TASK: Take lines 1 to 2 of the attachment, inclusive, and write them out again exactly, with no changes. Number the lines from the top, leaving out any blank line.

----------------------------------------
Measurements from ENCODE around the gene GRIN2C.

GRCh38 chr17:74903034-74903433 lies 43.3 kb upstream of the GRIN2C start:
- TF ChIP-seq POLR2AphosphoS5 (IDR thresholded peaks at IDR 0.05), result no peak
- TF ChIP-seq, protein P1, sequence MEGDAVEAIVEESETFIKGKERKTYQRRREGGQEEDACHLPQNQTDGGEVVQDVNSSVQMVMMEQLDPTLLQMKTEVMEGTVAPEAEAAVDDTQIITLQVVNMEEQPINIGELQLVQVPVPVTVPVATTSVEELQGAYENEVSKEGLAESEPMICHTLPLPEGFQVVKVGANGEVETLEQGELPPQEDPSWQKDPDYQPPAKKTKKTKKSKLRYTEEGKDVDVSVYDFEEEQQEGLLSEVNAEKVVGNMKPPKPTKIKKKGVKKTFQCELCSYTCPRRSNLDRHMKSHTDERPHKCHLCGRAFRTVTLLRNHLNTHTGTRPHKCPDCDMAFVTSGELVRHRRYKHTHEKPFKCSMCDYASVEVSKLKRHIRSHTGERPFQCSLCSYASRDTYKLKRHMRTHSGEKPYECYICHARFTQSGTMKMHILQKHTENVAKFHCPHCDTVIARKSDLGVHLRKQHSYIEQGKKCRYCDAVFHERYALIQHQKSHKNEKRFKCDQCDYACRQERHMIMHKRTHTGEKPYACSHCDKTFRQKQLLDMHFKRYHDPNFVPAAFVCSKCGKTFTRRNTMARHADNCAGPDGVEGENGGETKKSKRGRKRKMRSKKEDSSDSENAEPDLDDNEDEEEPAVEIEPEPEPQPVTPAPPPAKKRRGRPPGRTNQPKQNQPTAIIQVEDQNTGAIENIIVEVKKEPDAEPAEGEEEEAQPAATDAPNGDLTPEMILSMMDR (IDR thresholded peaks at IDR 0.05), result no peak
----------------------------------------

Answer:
Measurements from ENCODE around the gene GRIN2C.

GRCh38 chr17:74903034-74903433 lies 43.3 kb upstream of the GRIN2C start: